"Now, put!" the Squire said in a low voice and loosed his hold. Dylks lifted his head alertly as he was accustomed to do when he gave his equine snort, but now he made no sound. He leaped forward and ran with vast bounds up the smooth turnpike toward the wall of woodland, where the whiteness of the highway ceased in the shadow of the trees. He far outdistanced the foremost of his pursuers, who stopped to gather the broken stone heaped along the roadside, and under the rain of these and the storm of curses that they sent after him, he escaped into the forest.

"Well, Abel," the Squire said to Reverdy, whom he found, not unexpectedly, at his elbow when he looked round, "he may not be much of a god, but he's a good deal of a racehorse, even if he didn't give his snort."

"Look here, Squire Braile," Redfield broke out in the first realization of his defeat, "I'm not sure your decision was just right."

"Well, you can appeal the case to the Supreme Court, Jim," the old man returned. "It's my breakfast time," and he stamped stiffly away down the pike and up the road to his cabin, followed by the blessings of the Little Flock.

The Little Flock had remained in stupefaction at the junction of the country road and the turnpike, helplessly watching the flight of their idol from the Herd of the Lost. When Dylks vanished in the dusk of the forest, and the last of those who had followed him came lagging breathless back, and dropped from their hands the broken stone which they had unconsciously brought with them, the Little Flock involuntarily raised their hymn, as if it had been a song of triumph; an inglorious triumph, but an omen of final victory, and of the descent of the New Jerusalem in Leatherwood.

"Never mind!" one of the Herd panted. "We'll have him out of that gulf of dark despair, yit!"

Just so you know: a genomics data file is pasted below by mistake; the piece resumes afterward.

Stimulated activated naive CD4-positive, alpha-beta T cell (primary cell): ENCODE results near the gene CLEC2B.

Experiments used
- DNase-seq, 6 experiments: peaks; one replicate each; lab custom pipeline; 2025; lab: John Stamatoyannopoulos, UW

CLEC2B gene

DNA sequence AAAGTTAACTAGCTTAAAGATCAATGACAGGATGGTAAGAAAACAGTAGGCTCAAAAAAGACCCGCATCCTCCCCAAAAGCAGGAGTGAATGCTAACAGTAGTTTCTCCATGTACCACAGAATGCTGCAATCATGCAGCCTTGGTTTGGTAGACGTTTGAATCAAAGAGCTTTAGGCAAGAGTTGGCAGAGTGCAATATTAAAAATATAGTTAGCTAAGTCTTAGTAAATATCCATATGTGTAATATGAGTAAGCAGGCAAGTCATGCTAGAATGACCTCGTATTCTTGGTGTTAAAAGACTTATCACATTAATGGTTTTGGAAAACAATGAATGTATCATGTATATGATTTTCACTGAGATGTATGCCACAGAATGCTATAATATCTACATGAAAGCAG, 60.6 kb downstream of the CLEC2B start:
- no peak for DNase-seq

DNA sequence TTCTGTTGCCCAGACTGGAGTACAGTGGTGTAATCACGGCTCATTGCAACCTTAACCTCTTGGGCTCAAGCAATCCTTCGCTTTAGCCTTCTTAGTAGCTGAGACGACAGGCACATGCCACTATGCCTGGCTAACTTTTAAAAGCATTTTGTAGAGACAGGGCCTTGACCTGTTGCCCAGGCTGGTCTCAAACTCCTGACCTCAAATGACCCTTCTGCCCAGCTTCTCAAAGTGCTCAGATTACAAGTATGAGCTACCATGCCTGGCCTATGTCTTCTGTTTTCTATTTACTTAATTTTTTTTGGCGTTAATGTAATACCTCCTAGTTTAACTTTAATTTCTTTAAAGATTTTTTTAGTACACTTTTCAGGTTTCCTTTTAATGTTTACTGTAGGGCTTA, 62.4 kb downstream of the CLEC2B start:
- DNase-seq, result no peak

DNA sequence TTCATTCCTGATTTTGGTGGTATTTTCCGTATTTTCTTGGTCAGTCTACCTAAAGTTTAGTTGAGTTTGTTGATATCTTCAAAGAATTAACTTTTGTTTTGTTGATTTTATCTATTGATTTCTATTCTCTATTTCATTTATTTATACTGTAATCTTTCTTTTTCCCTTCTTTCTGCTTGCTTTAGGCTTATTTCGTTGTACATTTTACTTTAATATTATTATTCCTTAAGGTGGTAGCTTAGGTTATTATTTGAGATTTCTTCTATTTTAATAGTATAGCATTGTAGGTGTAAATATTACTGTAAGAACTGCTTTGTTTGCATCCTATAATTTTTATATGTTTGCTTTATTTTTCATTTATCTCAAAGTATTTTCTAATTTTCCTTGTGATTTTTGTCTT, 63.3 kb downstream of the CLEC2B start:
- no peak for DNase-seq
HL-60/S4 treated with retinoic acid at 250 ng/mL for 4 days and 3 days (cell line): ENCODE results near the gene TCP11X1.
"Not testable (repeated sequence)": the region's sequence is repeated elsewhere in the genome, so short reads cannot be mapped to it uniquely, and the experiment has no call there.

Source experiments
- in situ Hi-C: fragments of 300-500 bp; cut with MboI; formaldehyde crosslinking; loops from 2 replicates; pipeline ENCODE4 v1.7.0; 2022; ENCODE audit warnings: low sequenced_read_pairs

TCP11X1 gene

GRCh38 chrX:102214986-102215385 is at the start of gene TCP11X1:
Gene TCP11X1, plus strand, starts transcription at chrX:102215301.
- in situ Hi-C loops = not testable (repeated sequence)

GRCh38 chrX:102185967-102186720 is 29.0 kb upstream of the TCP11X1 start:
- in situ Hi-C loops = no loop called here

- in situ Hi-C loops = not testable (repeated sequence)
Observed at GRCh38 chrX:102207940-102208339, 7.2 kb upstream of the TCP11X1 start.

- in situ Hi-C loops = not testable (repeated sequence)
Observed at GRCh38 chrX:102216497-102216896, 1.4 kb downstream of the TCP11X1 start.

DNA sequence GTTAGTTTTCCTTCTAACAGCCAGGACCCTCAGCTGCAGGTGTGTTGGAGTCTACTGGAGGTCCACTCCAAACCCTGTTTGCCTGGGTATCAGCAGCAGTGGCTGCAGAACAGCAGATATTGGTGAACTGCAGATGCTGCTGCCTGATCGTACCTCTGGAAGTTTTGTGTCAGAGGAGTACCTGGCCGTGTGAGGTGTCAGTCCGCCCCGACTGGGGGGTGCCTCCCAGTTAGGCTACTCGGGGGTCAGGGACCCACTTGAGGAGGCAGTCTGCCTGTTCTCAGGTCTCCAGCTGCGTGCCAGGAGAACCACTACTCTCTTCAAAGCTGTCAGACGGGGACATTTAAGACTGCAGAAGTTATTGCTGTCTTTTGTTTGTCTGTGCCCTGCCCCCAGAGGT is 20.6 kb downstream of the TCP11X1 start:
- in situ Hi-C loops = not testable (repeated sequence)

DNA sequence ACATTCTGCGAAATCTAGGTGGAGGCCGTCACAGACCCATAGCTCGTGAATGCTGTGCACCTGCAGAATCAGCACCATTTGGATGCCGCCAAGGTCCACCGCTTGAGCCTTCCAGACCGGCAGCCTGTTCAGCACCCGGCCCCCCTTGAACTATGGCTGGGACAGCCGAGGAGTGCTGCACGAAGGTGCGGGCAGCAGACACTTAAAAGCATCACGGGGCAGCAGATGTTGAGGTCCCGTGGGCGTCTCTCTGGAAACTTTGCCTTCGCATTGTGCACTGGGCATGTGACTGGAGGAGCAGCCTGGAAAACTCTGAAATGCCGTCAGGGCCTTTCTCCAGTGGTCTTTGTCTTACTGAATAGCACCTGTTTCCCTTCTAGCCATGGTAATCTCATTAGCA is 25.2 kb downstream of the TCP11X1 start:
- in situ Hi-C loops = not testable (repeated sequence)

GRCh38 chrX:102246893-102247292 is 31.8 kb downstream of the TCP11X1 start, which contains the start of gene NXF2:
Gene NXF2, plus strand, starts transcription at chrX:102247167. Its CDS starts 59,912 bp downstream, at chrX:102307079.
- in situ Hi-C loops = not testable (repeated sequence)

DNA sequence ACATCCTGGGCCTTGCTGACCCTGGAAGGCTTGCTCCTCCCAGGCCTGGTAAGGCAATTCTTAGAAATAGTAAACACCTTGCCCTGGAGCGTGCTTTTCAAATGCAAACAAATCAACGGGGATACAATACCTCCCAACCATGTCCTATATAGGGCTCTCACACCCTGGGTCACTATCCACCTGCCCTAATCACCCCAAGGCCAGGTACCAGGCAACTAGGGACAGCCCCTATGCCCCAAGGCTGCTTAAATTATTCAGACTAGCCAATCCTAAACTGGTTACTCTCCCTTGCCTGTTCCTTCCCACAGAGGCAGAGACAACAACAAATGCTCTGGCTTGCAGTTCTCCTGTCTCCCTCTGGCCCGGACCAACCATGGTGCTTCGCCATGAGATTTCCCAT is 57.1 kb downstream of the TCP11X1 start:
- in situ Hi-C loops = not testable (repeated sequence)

"The Lord will put forth His might," one of the Flock defied him. "But if you fellows want to feel the arm of flesh, here and now, come on!"

The Squire put himself between the forces. "I want you to keep the peace; I command the peace," he said with magisterial dignity.

"Oh, all right, Squire," a Hound applauded him. "We know you're on our side."

"Brother Braile is on the side of righteousness," the champion of the Flock answered.

The Squire turned a frowning face upon him. "If the law could have held your god, he'd have been on his way to the county jail by this time. Now, you fellows, both sides, go home, and look after your corn and tobacco; and you women, you go and get breakfast for them, and wash up your children and leave the Kingdom of Heaven alone for a while."

The weight of condemnation was for the Little Flock, but there remained discomfort for the Herd of the Lost. "And you," the Squire turned to them, "you let these folks worship any stock or stone they're a mind to; and you find out the true God if you can, and stick to Him, and don't bother the idolaters. I reckon He can take care of Himself. I command you all to disperse. Go home! Get out! Put!"

The saints and the sinners felt alike the mystical force of the law in his words and began to move away, not without threats and defiances, more or less straggling, and not altogether ceasing even after they had lost sight of one another in their parting ways.

Redfield stayed to walk home with the old man. "Of course, Squire Braile," he said, "this ain't the last of Dylks, and it ain't the last of us. It's a sin and a shame to have the thing going on among us. You know that as well as I do. It's got to be stopped. If he'd got his just dues from you—"